From 1972 through 1983, the cast of M.A.S.H. laid siege to our television screens and left us laughing … pondering … weeping.
It was a classic that brought its share of heartbreak, what with its drawing from the savagery of war for subject matter and spending about half its run on Monday nights.
Monday nights are where hope goes to die, don’t you know.
But even beyond the inherently dark fodder the show brought to bear on a regular basis, it had a more insidious weapon of pain at its disposal — cast changes.
I mean, the musical chairs began from the very start, with only Gary Burghoff making the transition from the 1970 movie to the sitcom.
But losing a Donald Sutherland here or a Sally Kellerman there was child’s play compared to what would happen to audiences during the 1970s and 1980s.
Cast came and went, and sometimes it was the biggies.
And we’re here to remember that heartbreak, so …
Hold onto your chest — here are three changes to the cast of M.A.S.H. that shook your/my/our world.
Maj. Frank Burns to Maj. Charles Winchester
Frank Burns spent five years as a whiny, smartass Major who was always butting heads with Hawkeye and Trapper/B.J.
Oh, and cheating on his wife with Hot Lips Houlihan.
He was a perfect foil, but actor Larry Linville decided he wanted to do bigger things (he didn’t), so the writers sent him into a tailspin, beginning with Hot Lips’ marriage.
That led Frank to a spectacular meltdown that landed him stateside for the long haul and opened a spot for …
Major Charles Winchester, played by David Ogden Stiers.
Winchester was way too good for the likes of the common Army docs around him, and he let everyone know about it.
It was a tough transition, but Winchester had his own battles with Beavis and Butt-Head, and he eventually carved out his own place in the 4077th.
So … who was the better villain? Definitely Hawkeye.
Just ask Frank or Charles!
Capt. ‘Trapper John’ McIntyre to Capt. B.J. Hunnicutt
So, in order to make it through war with any sort of dignity and humor intact, you gotta have a buddy.
And, right from the beginning, Hawkeye (Alan Alda) and Trapper John (Wayne Rogers) were tied at the quip … er, hip.
But then, Rogers started feeling a little sore about playing second fiddle to Alda, and he left — Trapper was discharged.
Happy day for him!
Terrible day for fans.
The Dynamic Duo was dead.
In came B.J. Hunnicutt, whose first name undoubtedly rankled more than a few adults who got it.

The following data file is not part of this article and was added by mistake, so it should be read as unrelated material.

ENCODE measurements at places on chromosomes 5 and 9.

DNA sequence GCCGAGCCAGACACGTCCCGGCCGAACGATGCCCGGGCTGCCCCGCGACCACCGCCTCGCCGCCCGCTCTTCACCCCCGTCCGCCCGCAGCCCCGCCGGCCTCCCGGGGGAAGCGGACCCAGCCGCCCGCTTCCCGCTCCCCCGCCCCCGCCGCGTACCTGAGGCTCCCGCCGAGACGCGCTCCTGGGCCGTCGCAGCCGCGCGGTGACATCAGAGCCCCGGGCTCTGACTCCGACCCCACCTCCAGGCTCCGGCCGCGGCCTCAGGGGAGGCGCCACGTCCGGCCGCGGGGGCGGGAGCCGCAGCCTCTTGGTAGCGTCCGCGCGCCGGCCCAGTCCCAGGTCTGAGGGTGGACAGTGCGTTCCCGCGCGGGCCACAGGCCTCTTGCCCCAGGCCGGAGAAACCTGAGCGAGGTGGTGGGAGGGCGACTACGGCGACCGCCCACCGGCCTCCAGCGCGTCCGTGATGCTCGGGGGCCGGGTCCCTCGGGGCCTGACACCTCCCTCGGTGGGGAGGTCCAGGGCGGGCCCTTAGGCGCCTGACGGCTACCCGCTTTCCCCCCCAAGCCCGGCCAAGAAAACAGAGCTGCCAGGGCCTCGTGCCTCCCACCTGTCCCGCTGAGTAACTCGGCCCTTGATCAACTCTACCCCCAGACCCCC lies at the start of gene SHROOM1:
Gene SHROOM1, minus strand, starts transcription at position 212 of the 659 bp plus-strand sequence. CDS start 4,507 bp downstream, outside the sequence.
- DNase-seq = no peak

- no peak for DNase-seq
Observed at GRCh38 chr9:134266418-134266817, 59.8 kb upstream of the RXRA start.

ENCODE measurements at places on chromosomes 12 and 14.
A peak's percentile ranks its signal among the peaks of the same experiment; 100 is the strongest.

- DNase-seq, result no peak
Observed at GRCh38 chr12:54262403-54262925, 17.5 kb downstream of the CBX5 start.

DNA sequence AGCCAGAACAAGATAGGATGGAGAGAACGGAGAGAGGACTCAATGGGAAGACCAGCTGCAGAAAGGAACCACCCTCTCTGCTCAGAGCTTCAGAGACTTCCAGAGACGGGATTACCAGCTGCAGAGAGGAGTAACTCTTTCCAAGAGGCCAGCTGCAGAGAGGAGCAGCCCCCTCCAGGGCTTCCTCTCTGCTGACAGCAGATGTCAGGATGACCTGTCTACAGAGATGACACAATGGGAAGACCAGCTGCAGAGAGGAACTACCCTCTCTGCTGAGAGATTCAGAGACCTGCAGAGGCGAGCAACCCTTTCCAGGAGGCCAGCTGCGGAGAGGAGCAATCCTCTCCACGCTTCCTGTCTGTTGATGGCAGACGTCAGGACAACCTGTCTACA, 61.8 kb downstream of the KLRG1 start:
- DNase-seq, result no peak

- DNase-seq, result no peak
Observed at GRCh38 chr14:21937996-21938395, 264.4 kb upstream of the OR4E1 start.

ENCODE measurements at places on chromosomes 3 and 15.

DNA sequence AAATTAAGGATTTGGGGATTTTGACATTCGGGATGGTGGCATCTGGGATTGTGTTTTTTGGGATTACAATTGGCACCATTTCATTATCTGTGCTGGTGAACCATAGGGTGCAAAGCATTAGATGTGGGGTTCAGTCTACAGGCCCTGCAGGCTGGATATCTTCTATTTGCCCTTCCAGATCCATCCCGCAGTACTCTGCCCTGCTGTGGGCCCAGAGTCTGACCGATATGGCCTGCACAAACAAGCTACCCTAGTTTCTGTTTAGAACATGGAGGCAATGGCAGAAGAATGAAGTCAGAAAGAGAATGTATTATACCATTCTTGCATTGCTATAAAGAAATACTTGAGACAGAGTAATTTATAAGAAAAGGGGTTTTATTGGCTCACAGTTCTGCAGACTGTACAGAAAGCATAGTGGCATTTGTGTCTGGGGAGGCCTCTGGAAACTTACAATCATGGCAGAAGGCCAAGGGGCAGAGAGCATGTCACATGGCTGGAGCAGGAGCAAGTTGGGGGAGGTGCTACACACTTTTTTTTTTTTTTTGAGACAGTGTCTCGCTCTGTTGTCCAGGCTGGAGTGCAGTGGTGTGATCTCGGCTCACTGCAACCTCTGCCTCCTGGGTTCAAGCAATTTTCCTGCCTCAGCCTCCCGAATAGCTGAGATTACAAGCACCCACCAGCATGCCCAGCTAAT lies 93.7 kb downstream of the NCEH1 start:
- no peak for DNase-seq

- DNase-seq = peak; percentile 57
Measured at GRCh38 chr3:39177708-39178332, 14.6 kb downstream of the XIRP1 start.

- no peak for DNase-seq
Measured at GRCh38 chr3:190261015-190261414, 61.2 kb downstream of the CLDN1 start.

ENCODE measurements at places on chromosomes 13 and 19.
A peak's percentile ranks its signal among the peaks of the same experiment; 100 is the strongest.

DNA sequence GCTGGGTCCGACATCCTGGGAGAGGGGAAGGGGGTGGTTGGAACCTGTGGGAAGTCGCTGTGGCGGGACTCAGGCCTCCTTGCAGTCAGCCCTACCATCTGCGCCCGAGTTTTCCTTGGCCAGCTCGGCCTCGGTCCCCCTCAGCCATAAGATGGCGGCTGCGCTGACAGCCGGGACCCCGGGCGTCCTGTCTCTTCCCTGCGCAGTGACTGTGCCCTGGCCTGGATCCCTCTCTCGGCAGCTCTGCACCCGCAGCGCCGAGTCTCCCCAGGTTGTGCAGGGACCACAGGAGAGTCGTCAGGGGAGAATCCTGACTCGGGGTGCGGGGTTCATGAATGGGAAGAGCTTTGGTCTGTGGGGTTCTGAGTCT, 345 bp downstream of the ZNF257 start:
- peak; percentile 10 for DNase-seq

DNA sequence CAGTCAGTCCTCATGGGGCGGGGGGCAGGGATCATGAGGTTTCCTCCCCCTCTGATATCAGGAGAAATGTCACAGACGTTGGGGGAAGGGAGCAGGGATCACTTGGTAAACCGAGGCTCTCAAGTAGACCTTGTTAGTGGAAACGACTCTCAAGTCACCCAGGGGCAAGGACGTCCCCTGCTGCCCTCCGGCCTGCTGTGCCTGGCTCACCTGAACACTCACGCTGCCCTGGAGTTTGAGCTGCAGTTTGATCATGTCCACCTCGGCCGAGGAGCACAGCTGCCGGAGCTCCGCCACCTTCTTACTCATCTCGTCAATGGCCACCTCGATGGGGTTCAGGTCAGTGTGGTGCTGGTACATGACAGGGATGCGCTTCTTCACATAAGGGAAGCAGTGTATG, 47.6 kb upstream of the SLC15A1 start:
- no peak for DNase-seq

How could this smirky, smug, self-important dude ever measure up to Trapper? And how would Hawkeye ever even get along with another alpha, let alone adopt him as a buddy?
And it was rough going at first, as the two dudes stumbled around their rhythm and chemistry, but before long, they were replacing Frank’s breath mints with rat poison and dipping Charles’ undershorts in sulfuric acid and …
Well, all was right with the world again.
Lt. Col. Henry Blake to Col. Sherman T. Potter
Now, the losses of Frank and Trapper were tough to take.
Beloved characters shipped back to the U.S.. But, hey, maybe we’d see them again someday.
When it came time for McLean Stevenson to leave the show, though, the writers got vicious.
See, Colonel Blake was going home, too.
And in the last episode of the season in 1975. It was a time for celebration, reflection. Maybe a few tears.
But it was all good. You know, reunion shows and all that.
Not too long after Blake’s helicopter left to get him headed America-way, Radar came into the surgical tent to announce that Blake’s plane had gone down in the Sea of Japan.
So, really, Colonel Potter (Harry Morgan) didn’t stand a chance.
Sure, he was a sort of lovable old cantank, but he didn’t have the goofy gravitas of Blake, especially with Blake’s splat hanging over the show.
Potter grew into a cherished member of the crew in his own right, but he was never a heart and soul like Blake was.
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End Date: Thursday 10/01/2020 17:35:15 EDT
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